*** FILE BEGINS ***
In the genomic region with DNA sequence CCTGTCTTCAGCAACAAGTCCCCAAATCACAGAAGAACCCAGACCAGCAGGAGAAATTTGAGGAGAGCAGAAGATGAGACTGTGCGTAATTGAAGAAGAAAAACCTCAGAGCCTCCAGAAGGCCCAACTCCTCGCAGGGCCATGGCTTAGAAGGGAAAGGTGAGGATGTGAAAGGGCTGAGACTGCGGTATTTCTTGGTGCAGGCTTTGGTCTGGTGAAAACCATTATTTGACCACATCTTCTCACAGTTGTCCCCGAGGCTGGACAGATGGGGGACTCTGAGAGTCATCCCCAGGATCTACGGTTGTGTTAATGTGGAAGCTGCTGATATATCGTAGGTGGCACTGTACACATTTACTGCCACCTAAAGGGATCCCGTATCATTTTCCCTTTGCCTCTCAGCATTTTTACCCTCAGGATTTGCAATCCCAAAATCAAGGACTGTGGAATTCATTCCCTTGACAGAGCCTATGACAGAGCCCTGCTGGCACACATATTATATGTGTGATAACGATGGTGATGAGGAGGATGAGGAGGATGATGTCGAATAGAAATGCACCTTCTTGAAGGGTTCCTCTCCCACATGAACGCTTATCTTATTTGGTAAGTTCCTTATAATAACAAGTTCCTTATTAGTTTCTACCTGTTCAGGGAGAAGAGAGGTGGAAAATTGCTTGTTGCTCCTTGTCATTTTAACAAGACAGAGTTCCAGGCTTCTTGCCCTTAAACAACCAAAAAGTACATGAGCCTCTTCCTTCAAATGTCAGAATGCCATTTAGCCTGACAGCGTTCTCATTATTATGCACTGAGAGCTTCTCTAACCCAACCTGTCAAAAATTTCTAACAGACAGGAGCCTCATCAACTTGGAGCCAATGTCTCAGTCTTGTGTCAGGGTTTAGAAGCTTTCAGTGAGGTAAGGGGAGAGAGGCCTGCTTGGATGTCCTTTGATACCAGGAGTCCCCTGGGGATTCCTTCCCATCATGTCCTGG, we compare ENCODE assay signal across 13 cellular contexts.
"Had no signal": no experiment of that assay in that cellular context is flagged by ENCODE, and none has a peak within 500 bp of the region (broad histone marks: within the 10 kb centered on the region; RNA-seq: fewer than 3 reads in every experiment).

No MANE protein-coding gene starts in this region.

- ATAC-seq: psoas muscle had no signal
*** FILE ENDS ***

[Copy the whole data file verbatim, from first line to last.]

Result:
In the genomic region with DNA sequence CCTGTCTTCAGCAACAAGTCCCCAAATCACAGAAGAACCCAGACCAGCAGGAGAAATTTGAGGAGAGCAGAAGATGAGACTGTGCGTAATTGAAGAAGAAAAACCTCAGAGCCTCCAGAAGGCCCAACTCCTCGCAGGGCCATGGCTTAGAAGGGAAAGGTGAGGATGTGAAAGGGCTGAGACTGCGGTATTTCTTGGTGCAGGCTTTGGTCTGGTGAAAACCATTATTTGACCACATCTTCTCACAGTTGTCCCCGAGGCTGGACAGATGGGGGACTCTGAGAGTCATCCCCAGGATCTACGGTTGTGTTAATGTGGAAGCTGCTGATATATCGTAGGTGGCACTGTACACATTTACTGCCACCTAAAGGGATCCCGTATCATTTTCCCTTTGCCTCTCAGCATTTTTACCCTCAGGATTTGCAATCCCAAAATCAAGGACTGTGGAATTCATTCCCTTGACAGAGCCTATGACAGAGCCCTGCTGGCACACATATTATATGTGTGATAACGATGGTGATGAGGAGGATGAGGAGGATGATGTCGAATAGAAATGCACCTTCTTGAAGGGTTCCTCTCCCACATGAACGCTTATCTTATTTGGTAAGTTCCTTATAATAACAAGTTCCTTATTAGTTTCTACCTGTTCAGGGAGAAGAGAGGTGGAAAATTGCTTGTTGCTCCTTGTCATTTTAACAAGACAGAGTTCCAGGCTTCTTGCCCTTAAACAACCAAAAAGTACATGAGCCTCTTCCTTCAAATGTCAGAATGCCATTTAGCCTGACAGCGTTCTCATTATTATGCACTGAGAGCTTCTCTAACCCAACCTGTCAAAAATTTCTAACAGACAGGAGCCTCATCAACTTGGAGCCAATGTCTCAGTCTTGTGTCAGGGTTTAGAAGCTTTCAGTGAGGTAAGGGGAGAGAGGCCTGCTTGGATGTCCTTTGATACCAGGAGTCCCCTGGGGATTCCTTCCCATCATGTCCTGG, we compare ENCODE assay signal across 13 cellular contexts.
"Had no signal": no experiment of that assay in that cellular context is flagged by ENCODE, and none has a peak within 500 bp of the region (broad histone marks: within the 10 kb centered on the region; RNA-seq: fewer than 3 reads in every experiment).

No MANE protein-coding gene starts in this region.

- ATAC-seq: psoas muscle had no signal